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Fall 2010

Should I Change Banks? Understanding Bank Ratings

Stephanie J . Zvolenski, MBA
Financial Manager, ABC

With headlines of economic downturn, health care reform, decreased reimbursements and the government’s 2008 taxpayer banking bailout, many physicians are asking the questions, “Is My Money Safe?” “Should I Change Banks?”

The first step to take in answering these questions would be to determine your bank’s rating. To help educate the average depositor, we researched the methodology behind bank ratings. Bauer Financial is a nationally recognized independent bank rating firm. The information that Bauer uses to rate banks is obtained from an approximately 30 page report that each bank is required to file quarterly with government regulators. No bank with assets greater than $1.5 million can be excluded from this rating process nor does a bank pay to be rated or for the rating that it receives.

There are a number of factors considered in the rating process including:

  • Capital ratio;
  • Number and value of delinquent loans;
  • Number and value of charge offs;
  • Repossessed assets;
  • Profit/(loss) trends;
  • Value of investment portfolio;
  • Regulatory supervisory agreements;
  • Community reinvestment rating;
  • Historical data; and
  • Liquidity

This rating process occurs each quarter and the results are published about six months after the rating process occurs, so the data that we review is somewhat dated.

An overview of the ratings a bank can receive are as follows:

  • 5 Superior
  • 4 Excellent
  • 3 1?2 Good
  • 3 Adequate
  • 2 Problematic
  • 0/1 Troubled

Bauer Financial prepares a report each quarter of banks that fall in the “Troubled” category, and it recommends banks that are rated either a 4 or a 5.

The FDIC, until December 31, 2013, will continue to insure each deposit account up to $250,000, whether it is a personal or business checking or savings account per institution. The amount could change after December 31, 2013 but is fixed at this point. There is somewhat of an opportunity to insure more than $250,000 as there are some banks that belong to a unique network called Certificate of Deposit Account Registry Services (CDARS). When you place a large deposit with a CDARS Network member, that institution uses the CDARS service to place your funds into CDs issued by other bank members of the CDARS Network. This occurs in increments below the standard FDIC insurance maximum so that both principal and interest are eligible for full FDIC insurance. By working directly with just one institution, you can receive insurance coverage from many and all transactions are recorded on one consolidated account statement. Because the funds are locked into a CD, there is a time commitment associated with access to the funds, which can vary from 4 weeks to 13 weeks to 26 weeks to multiple years. The longer the asset is invested, the greater the return rate.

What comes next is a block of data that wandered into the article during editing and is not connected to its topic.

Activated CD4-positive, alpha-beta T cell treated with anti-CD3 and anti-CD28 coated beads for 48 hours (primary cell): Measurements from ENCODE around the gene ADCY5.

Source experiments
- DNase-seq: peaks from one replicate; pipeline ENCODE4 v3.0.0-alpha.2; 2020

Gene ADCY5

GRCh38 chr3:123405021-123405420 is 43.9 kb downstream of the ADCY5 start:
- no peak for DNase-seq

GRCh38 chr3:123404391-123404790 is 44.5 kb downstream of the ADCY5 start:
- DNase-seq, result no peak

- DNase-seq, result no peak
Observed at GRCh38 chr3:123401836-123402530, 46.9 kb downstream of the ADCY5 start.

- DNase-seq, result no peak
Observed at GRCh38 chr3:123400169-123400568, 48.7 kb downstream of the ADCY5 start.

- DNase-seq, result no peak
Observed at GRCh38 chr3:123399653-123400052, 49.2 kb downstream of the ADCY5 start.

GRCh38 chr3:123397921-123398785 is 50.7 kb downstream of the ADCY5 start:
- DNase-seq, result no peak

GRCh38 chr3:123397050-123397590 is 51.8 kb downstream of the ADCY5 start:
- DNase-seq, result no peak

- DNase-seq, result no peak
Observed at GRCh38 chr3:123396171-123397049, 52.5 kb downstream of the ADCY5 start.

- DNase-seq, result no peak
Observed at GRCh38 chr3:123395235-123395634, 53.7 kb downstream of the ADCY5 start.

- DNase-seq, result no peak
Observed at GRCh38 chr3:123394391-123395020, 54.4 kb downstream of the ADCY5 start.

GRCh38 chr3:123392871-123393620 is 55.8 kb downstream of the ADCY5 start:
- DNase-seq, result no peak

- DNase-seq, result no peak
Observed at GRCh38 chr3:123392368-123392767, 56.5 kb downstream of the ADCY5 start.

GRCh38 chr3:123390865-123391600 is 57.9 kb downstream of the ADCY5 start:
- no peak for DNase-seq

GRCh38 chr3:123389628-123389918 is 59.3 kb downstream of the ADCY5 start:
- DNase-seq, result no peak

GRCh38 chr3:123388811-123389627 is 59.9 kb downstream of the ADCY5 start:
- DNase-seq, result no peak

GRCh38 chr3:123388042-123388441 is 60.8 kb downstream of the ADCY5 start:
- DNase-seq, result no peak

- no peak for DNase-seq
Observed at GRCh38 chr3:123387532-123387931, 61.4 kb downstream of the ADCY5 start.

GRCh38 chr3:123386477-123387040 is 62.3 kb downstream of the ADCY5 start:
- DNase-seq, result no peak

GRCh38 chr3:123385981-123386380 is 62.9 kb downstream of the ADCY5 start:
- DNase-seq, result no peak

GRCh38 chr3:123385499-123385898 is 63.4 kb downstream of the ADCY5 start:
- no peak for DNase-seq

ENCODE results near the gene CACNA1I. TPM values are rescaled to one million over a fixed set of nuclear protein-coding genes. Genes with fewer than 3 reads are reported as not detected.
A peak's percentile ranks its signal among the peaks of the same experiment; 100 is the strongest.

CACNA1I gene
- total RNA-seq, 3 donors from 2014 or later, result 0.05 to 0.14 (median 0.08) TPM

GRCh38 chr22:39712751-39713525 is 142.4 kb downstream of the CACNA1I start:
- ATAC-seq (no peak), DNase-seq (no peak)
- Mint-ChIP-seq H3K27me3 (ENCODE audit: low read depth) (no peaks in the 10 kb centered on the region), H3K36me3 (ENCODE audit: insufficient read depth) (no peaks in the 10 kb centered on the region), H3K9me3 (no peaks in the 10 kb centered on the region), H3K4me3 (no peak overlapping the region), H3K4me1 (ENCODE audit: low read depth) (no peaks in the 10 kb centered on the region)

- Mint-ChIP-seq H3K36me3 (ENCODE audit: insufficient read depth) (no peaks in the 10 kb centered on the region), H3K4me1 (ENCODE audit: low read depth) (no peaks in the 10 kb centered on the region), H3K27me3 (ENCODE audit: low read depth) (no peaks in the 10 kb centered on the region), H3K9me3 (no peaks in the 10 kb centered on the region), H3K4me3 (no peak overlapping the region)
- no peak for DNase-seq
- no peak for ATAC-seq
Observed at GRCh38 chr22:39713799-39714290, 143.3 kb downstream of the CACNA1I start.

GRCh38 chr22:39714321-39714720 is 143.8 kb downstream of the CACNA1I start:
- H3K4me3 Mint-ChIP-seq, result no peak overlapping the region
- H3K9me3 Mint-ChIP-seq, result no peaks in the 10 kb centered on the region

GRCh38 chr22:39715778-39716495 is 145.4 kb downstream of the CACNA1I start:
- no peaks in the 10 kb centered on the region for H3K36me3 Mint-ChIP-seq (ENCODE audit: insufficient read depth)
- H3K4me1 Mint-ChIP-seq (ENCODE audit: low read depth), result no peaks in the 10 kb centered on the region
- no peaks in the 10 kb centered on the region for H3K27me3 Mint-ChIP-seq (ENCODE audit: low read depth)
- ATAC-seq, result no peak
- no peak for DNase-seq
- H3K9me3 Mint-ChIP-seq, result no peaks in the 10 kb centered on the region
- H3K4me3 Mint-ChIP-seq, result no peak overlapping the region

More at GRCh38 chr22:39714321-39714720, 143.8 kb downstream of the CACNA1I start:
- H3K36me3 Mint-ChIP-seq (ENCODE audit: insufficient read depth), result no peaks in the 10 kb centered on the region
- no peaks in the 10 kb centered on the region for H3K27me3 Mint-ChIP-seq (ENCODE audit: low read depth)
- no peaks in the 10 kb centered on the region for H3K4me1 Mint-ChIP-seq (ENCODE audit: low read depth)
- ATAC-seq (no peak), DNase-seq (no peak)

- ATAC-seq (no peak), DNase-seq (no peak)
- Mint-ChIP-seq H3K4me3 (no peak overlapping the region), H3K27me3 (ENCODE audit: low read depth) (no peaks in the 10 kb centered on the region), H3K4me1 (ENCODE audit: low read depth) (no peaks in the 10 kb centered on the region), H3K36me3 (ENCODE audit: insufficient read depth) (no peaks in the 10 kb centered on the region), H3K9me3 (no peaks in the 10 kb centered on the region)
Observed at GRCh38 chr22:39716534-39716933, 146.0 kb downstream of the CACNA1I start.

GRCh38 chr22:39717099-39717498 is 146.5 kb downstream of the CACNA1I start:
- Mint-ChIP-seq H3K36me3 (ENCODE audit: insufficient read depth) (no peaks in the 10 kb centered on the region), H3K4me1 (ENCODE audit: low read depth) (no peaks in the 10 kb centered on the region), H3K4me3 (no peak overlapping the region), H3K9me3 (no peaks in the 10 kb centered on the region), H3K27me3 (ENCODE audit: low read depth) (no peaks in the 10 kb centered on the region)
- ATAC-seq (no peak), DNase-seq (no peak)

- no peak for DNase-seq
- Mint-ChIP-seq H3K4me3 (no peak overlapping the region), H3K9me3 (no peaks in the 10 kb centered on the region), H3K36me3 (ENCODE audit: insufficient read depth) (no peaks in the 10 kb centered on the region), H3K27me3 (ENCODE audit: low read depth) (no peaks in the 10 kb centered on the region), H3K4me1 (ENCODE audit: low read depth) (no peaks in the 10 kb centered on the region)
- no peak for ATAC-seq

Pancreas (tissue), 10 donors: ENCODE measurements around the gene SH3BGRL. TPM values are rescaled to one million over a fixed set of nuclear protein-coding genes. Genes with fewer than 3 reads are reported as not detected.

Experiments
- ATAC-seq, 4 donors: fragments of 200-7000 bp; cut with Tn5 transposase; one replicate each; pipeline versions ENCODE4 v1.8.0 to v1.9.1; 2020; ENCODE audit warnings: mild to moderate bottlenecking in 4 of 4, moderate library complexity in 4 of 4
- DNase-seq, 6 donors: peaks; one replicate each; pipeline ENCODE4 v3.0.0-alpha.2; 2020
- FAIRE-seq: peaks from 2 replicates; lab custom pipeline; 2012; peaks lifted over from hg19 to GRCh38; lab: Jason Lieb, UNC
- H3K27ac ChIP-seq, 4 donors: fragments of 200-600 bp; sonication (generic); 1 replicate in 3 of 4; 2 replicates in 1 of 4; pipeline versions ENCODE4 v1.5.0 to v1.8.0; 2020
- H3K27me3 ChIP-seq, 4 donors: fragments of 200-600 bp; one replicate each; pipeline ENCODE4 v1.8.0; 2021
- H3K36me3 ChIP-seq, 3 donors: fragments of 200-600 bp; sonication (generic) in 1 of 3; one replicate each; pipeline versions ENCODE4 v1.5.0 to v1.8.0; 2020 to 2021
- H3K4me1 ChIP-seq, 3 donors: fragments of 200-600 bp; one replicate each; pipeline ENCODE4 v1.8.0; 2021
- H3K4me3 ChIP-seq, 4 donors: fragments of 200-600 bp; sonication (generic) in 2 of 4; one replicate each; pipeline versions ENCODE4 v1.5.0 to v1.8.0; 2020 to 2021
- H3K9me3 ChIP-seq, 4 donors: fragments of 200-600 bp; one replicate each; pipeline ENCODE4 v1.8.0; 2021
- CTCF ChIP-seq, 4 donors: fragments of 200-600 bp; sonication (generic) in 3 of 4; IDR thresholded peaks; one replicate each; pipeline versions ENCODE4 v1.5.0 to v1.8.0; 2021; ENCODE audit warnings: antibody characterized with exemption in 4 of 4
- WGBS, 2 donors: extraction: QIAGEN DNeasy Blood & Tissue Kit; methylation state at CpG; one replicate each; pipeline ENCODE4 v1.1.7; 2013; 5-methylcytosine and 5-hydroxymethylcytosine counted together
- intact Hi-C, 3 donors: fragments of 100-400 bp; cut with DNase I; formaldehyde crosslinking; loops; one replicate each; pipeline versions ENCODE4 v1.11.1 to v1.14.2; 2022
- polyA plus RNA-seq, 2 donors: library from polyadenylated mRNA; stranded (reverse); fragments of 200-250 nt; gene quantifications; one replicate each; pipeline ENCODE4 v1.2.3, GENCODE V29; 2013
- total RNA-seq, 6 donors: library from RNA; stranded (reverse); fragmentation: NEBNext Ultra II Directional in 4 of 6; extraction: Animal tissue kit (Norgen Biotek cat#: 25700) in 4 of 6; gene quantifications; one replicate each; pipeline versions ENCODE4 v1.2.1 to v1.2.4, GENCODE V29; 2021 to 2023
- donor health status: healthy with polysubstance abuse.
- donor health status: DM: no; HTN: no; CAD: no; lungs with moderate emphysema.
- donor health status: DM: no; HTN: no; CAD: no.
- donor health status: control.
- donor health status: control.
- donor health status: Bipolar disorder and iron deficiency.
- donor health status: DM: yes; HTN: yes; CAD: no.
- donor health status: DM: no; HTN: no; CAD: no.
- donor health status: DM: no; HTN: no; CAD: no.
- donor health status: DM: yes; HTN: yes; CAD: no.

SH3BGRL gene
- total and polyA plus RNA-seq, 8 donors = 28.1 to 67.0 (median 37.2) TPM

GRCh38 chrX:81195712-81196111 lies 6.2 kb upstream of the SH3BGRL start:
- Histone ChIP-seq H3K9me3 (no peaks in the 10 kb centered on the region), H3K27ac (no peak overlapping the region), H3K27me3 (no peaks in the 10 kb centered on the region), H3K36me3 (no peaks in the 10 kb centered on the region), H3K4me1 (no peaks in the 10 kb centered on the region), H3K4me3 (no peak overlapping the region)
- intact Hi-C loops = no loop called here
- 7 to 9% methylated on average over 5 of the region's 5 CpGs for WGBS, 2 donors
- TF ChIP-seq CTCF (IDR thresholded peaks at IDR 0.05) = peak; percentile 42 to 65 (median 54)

In an effort to gain some comfort around the stability of the bank holding group funds and in addition to the fact that interest returns are minimal right now, some physicians have made the decision to modify the frequency of their payroll and/or bonus schedule... choosing to withdraw their funds more frequently in smaller amounts rather than building in the bank account. There is no perfect way to protect that your bank will not fail or be bought by a larger financial institution; however, looking at what makes fiscal sense for your specific practice may result in a change in your banking practices. Of course, it is necessary to discuss your concerns and ideas with your accountant and practice business advisors so that funds are readily available for your various expenses and opportunities as they come due.

Stephanie J. Zvolenski, MBA, is a Financial Manager for ABC. Stephanie is responsible for the financial, strategic and operational management of our financial management clients and also serves as an industry consultant and business advisor. Some of her responsibilities in this role include: provider compensation assessment and comparison to market, shareholder/employment agreements, hospital subsidy negotiation/agreements, feasibility studies for new and existing practice opportunities, governance support review and restructuring and design and administration of benefit programs. Stephanie has been with ABC for 4 years and has 15 years of experience in physician practice management including serving as an Administrative Director for a multi-specialty physician practice network within a three hospital system and as a system service line Director. She holds a BA from Washington and Jefferson College and a MBA from Waynesburg University. Stephanie can be reached at 724-952-1361 or at